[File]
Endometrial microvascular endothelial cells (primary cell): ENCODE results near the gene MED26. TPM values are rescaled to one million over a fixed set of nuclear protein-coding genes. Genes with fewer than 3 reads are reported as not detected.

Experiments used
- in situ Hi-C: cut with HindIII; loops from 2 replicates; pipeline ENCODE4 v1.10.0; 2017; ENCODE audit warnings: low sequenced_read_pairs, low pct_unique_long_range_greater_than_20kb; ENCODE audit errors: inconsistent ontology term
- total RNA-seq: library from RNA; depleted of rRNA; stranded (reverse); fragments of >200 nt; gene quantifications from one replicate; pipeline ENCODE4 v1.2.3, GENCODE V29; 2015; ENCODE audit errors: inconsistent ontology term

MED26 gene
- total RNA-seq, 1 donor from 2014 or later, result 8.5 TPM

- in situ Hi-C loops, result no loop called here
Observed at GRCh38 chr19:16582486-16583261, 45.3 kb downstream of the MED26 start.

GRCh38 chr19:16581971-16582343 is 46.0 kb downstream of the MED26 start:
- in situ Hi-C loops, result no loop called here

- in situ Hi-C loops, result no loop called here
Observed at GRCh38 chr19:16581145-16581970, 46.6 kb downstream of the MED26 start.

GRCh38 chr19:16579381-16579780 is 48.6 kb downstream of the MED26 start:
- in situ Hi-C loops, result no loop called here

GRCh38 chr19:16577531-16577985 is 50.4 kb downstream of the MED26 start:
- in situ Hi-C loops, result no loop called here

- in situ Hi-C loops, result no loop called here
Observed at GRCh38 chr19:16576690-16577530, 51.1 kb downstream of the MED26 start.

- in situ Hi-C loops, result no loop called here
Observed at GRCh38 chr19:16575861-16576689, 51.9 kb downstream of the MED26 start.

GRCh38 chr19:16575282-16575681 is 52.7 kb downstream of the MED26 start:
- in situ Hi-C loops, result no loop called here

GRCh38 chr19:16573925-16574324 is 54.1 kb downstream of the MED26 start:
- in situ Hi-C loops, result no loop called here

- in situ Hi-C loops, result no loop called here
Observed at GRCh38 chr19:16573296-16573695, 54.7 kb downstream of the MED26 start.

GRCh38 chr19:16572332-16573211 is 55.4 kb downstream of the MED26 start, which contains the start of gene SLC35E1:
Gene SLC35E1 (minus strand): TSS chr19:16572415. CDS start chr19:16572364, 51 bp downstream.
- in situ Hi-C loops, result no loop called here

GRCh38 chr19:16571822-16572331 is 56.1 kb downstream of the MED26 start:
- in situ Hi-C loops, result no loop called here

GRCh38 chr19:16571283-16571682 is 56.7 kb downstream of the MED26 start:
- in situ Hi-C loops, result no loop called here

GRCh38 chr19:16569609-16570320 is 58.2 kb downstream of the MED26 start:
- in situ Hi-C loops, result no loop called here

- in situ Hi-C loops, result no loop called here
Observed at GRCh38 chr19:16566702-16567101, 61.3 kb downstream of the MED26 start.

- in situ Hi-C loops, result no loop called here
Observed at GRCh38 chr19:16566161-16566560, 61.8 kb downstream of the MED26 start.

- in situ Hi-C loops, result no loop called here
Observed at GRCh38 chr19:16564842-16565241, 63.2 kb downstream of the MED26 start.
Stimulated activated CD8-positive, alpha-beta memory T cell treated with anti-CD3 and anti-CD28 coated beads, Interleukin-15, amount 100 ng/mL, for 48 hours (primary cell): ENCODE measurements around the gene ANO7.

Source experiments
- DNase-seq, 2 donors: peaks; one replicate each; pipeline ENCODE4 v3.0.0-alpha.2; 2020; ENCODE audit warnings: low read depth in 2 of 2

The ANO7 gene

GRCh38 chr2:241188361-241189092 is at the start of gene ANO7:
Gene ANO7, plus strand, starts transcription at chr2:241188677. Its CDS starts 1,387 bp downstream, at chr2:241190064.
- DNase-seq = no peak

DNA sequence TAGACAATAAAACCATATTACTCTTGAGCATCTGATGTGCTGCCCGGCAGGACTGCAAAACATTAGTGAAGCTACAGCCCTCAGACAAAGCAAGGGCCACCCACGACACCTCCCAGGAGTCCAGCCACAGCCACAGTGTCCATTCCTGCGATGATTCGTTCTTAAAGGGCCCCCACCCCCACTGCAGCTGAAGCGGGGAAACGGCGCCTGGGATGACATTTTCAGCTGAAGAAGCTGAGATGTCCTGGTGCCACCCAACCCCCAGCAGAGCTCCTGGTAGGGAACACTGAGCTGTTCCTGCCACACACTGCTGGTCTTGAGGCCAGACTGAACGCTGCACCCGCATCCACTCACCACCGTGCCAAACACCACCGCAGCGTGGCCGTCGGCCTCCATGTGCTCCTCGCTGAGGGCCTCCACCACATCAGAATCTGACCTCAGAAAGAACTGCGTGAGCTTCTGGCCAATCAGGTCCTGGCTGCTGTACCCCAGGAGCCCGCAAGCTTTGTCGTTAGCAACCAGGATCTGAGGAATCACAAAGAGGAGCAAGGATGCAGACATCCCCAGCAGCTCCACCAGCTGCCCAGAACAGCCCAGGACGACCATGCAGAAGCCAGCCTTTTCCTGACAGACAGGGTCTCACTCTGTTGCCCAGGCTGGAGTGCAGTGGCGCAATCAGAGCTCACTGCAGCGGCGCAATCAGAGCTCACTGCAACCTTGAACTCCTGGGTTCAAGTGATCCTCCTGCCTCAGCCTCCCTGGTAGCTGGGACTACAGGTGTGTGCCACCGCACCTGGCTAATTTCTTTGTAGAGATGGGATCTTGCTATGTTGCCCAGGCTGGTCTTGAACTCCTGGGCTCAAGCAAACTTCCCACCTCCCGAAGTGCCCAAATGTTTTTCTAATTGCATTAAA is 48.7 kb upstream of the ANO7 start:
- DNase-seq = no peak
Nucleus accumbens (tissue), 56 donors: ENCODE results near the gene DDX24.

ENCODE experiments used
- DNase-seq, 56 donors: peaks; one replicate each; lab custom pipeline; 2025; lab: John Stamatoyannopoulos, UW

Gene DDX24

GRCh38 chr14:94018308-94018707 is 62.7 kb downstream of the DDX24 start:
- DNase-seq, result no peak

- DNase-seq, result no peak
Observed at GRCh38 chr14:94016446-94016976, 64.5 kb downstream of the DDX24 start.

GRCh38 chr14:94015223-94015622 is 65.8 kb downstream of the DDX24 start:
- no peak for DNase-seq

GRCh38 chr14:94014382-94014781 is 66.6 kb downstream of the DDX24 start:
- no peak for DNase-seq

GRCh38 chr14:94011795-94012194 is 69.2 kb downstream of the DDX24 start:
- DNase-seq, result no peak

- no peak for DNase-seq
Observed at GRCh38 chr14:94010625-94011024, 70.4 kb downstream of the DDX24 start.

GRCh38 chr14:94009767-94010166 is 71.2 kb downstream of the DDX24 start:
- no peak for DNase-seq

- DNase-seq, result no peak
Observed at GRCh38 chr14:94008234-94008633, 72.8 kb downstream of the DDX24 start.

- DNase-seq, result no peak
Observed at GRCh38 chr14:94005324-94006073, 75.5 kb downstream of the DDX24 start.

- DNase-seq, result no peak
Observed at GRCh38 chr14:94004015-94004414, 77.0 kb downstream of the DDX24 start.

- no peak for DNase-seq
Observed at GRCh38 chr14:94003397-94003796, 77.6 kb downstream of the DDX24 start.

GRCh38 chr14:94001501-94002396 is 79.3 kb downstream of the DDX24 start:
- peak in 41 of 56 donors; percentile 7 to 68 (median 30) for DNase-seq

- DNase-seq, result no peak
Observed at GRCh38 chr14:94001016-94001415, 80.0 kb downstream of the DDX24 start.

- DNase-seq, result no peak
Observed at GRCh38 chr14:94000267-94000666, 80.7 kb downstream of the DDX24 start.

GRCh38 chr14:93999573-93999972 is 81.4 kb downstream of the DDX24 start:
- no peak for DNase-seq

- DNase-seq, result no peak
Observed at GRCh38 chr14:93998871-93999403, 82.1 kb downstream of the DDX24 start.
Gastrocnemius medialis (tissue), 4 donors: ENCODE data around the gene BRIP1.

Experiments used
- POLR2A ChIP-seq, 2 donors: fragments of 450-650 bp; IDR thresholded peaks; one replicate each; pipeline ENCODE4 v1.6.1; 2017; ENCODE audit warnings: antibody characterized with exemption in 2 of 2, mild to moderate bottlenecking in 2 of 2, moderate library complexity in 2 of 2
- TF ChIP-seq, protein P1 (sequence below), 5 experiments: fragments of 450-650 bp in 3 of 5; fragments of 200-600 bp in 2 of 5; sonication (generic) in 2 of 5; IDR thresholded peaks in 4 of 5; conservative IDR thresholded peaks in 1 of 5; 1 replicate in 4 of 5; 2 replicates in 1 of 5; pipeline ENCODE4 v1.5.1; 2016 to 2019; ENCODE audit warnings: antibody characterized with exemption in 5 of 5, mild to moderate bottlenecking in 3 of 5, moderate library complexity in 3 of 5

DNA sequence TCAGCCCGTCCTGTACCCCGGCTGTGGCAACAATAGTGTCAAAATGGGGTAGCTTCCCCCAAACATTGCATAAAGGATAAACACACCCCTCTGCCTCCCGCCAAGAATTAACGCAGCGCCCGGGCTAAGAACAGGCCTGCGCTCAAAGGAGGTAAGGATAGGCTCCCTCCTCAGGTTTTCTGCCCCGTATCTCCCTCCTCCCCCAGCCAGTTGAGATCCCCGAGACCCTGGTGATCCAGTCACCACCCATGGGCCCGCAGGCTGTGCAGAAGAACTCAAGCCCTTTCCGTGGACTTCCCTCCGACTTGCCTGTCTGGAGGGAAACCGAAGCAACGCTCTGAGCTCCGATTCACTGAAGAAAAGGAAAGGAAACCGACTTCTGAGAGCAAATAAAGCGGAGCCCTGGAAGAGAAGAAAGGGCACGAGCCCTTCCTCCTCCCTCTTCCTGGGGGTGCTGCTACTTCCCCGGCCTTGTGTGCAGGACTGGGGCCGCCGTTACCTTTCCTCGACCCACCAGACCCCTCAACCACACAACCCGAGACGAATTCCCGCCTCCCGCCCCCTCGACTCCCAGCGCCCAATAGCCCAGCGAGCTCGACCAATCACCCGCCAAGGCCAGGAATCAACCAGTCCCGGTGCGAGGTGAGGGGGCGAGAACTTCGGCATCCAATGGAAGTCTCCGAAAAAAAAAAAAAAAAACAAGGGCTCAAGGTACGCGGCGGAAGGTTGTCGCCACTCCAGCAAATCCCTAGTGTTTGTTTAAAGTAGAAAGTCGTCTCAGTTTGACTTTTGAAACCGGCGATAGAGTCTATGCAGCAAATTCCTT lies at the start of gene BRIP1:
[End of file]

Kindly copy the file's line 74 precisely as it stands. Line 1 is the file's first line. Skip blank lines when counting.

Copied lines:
Observed at GRCh38 chr14:94004015-94004414, 77.0 kb downstream of the DDX24 start.